The trend of eating gluten-free foods negatively affects groups that cannot readily adapt their business plan. This is evident in the wheat, barley, and rye industries. The largest wheat producer in the U.S., Kansas, has responded by releasing a monthly magazine called Rediscover Wheat.[22].The Kansas Association of Wheat Growers (KAWG)[23] and the Kansas Wheat Commission (KWC)[24] have partnered to advertise the benefits of a wheat diet based on the nutritional value and its historical importance. The KWC has invested $200,000 to create genetically modified wheat that is safe for people with celiac disease.

Other groups such as the Gluten Intolerance Group (GIG) work to regulate the gluten-free industry through education and certification.[25] Along with the Celiac Disease Foundation (CDF), these organizations have the burden of informing a larger population as the gluten-free diet becomes more common.[26] With diverse groups going gluten-free, GIG and CDF have needed to change their recommendations for lifestyle and diet choices.

Food Industry[edit]

The introduction of gluten-free foods into regular diets has profoundly impacted food industry operations. Some restaurants have introduced gluten-free labels on their menus.[27]This action is in response to the growth of the gluten-free diet. The addition of gluten-free items to menus influences the ingredients ordered and the preparation steps taken to avoid contamination. This creates additional costs for gluten-free processors and distributors.

Previously seen as an unappealing food choice, gluten-free products are seen in a new light with the help of independent bloggers and cookbook makers. The growing gluten-free community has provided a new niche for recipe makers.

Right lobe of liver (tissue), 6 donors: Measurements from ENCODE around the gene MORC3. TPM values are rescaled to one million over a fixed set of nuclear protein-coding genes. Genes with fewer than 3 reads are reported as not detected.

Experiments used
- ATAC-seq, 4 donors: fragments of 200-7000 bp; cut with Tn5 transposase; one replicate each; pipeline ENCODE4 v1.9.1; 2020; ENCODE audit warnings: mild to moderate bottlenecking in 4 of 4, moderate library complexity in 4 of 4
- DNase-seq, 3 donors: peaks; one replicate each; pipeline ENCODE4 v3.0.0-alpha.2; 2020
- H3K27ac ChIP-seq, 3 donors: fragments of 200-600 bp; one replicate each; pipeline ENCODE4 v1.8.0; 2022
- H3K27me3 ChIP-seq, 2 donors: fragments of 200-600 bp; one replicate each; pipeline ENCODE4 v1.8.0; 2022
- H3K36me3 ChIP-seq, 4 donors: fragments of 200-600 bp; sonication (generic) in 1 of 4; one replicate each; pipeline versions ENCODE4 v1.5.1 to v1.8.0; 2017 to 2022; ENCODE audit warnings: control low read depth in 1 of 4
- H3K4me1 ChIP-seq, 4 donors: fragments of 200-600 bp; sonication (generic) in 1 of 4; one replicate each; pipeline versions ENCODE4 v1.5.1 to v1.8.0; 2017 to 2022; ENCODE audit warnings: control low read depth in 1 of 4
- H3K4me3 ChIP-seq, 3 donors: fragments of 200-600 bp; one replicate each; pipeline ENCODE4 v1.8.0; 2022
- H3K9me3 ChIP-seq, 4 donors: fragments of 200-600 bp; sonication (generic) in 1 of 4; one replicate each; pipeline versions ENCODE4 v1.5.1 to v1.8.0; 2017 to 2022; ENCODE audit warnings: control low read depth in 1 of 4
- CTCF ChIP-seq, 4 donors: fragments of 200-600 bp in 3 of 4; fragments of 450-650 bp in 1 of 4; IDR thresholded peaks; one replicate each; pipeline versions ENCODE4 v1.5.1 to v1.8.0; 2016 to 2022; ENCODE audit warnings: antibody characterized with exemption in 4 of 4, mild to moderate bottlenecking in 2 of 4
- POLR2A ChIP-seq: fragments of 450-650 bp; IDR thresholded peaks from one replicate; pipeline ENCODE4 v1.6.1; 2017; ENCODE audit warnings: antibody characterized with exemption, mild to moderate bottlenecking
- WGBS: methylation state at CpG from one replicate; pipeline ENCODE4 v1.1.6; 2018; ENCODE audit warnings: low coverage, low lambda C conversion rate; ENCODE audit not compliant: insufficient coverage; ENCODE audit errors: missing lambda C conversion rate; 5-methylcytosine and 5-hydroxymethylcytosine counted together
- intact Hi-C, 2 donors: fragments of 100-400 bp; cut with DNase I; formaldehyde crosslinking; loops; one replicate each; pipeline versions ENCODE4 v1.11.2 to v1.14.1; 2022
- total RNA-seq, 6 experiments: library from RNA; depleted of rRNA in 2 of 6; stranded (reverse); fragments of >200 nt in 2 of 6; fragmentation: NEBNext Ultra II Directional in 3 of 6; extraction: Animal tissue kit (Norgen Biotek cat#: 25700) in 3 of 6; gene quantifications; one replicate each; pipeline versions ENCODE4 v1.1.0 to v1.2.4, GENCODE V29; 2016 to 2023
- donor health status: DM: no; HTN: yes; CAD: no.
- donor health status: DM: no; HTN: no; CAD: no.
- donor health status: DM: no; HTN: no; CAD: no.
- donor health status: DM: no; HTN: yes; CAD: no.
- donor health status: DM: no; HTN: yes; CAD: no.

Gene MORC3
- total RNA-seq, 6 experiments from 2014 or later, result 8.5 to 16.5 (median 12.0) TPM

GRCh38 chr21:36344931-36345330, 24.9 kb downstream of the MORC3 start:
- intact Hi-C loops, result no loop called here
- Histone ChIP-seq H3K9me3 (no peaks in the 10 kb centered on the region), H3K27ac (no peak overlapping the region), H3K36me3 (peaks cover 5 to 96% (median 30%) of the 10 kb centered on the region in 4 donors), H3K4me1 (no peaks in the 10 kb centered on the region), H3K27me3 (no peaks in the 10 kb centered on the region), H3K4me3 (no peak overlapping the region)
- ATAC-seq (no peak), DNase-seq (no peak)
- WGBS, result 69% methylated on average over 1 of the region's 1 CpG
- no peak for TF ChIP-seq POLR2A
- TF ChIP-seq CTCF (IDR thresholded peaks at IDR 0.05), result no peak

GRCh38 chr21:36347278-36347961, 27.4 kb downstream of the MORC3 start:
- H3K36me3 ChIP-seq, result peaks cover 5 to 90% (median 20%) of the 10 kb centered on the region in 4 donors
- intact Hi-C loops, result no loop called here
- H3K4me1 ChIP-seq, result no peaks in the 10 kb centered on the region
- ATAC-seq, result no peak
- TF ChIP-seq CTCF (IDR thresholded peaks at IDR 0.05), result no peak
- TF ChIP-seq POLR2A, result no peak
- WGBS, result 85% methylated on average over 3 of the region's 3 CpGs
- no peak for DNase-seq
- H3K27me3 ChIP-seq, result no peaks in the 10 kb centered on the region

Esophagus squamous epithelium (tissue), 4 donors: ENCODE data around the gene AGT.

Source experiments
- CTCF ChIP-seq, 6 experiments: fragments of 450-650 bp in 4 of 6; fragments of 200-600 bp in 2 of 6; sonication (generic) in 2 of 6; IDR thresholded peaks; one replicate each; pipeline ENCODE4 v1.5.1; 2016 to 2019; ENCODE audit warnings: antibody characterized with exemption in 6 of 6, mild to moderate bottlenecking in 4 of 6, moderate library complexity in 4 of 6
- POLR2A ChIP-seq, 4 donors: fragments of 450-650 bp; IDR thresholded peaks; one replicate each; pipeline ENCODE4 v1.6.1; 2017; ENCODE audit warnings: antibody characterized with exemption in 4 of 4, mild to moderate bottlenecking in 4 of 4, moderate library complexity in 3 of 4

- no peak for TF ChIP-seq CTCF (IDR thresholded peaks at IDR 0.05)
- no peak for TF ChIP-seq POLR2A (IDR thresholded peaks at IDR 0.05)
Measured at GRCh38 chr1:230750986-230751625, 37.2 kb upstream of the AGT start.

Conclusions[edit]

Does it Work?[edit]

Although the science behind the nutritional value of a gluten-free diet remains unclear, the diet is able to succeed in many facets. Since gluten-free products are more expensive, people choosing to adhere to the diet are willing to spend more money on healthier alternatives such as fruits and vegetables. These replaces some of the carb-heavy foods which typically result in excess fat. Additionally, by making the conscious decision to eat healthy, many people eating gluten-free reject unhealthy options such as fast foods. As a result, society may correctly perceive their new diet and lifestyle choices to be working even if excluding gluten provided no benefit by itself.

Generalizations[edit]

The gluten-free case has demonstrated the conflict between the opinion of the masses and scientific evidence. The public's acceptance of the potential benefits in a gluten free-diet shows the power of social influence. The growth in the gluten-free diet's popularity can be attributed to the snowball effect. Celebrity endorsements, social trends, and industrial growth collectively contributed to the rise in popularity.

Similar snowball effects have occurred recently. The concern in Korea surrounding fan death and the worry of drowning by swimming after eating show that public perception of consequences will sometimes overshadow scientific evidence. This phenomenon is defined by the Thomas Theorem. It is important to consider the battle between perceived and actual consequences when analyzing social trends. This case should be revisited when scientific research provides a more firm stance on the diet's nutritional impact.

References[edit]

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  3. a b "Pivoting, Consumer Products Style". Forbes. 2013. http://www.forbes.com/sites/groupthink/2013/06/25/pivoting-consumer-products-style/.